The Fin De Siecle Dismantling of the Economy's Legal Infrastructure
affiliation not provided to SSRN
August 27, 2009
19th century legislators and jurists crafted a carefully considered approach to derivatives. The principle underlying this approach was that financial contracts are legally enforceable only when they are tied to the real economy. For this reason, if (i) the intent is to deliver the underlying asset or (ii) the contract insures one party against an existing risk, the contract plays a role in distributing real economic risk and is legally enforceable. On the other hand, contracts where both parties were speculating on some future event – such as the price of an asset – were considered wagers and void.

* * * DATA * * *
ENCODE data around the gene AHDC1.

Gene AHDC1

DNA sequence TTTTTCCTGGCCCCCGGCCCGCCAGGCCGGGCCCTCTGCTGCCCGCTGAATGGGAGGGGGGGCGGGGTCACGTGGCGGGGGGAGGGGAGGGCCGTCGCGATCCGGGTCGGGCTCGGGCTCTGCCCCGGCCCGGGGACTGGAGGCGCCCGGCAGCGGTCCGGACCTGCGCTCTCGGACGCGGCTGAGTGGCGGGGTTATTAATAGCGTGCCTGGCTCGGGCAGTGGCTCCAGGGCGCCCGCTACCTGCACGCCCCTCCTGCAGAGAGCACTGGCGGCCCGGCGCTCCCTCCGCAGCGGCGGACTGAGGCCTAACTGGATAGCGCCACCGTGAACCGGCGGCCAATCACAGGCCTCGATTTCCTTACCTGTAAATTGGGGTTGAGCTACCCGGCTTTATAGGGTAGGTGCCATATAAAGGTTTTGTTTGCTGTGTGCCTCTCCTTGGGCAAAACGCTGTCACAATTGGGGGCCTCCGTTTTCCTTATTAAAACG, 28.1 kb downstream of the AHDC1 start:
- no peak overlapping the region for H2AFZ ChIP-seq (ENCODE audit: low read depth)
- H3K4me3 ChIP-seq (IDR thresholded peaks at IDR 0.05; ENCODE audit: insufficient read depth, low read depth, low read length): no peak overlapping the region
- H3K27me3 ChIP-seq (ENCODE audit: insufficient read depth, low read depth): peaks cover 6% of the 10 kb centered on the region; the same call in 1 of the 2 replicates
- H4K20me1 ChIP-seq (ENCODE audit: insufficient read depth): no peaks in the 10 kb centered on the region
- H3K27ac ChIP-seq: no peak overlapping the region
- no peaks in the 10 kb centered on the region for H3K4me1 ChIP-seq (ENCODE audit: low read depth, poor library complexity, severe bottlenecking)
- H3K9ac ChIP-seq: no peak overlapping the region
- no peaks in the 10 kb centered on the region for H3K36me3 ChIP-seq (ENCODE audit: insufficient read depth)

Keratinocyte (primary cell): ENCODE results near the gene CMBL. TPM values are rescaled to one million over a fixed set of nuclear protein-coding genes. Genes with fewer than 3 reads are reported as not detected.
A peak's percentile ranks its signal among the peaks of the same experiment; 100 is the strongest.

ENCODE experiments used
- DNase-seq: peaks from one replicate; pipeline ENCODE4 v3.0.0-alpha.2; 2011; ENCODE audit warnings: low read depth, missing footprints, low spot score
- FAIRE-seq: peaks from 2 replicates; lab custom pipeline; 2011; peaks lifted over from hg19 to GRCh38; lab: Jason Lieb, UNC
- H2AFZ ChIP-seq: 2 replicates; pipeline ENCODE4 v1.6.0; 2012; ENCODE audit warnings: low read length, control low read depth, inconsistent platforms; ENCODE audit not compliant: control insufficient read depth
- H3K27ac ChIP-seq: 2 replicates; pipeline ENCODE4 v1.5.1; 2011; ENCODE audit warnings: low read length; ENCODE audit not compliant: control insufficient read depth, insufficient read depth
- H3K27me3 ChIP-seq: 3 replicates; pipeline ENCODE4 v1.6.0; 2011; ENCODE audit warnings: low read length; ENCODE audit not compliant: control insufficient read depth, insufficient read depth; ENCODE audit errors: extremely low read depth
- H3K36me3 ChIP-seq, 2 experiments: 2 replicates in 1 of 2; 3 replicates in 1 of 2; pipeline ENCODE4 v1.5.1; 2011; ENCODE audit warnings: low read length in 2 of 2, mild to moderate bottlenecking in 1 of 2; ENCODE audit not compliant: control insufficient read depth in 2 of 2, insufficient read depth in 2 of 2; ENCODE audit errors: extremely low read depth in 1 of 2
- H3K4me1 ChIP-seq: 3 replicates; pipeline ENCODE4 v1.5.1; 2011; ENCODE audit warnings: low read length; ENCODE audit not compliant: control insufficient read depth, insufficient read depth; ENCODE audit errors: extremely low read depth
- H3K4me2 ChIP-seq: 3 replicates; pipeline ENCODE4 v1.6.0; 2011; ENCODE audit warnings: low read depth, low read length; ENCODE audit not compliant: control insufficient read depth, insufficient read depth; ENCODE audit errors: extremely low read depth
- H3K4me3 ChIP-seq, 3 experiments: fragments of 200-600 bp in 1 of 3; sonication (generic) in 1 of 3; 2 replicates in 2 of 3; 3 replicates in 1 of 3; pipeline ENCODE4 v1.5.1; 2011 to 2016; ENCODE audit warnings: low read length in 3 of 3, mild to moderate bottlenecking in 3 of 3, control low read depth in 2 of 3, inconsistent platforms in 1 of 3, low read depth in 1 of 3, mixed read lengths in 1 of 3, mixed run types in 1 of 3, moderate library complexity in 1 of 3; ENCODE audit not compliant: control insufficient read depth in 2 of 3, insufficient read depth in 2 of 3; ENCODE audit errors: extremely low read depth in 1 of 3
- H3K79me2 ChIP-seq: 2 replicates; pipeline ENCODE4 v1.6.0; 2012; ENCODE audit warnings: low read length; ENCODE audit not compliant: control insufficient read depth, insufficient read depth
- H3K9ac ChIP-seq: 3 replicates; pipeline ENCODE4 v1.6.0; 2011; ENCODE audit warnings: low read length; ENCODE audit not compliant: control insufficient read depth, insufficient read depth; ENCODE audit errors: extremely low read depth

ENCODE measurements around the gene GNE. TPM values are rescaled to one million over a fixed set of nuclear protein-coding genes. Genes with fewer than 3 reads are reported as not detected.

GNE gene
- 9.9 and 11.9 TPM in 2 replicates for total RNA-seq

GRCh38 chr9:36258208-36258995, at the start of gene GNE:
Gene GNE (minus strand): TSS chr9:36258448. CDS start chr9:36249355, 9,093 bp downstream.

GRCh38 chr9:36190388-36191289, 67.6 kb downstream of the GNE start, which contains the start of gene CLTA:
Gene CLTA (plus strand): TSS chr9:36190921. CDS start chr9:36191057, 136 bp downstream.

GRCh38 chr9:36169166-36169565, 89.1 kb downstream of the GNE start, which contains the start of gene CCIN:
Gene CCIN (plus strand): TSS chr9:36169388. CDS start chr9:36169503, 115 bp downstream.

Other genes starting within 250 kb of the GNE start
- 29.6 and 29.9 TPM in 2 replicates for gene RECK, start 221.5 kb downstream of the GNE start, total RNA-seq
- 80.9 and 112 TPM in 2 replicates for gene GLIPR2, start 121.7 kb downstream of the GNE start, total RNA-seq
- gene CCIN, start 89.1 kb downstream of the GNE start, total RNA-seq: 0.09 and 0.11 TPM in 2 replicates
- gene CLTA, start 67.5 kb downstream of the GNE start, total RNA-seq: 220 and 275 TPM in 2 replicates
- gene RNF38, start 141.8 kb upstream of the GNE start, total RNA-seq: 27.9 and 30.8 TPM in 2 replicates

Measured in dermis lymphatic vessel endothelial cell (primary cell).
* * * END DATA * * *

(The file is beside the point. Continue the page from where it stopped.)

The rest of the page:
By establishing a clear distinction between speculative derivatives and those that served an economic purpose and enforcing only the latter, 19th century jurists created a legal framework in which finance was forced to address the needs of the real economy. By contrast in the 21st century, the distinction between speculation and investment has eroded. All financial contracts are enforceable, whether or not they contribute to the real economy. I argue that this revision of the legal infrastructure supporting our financial system was a mistake.
Number of Pages in PDF File: 24
Keywords: history, banking, speculation, derivatives, hedge funds, origins of money
JEL Classification: K22, G2, E5working papers series
Date posted: December 21, 2009
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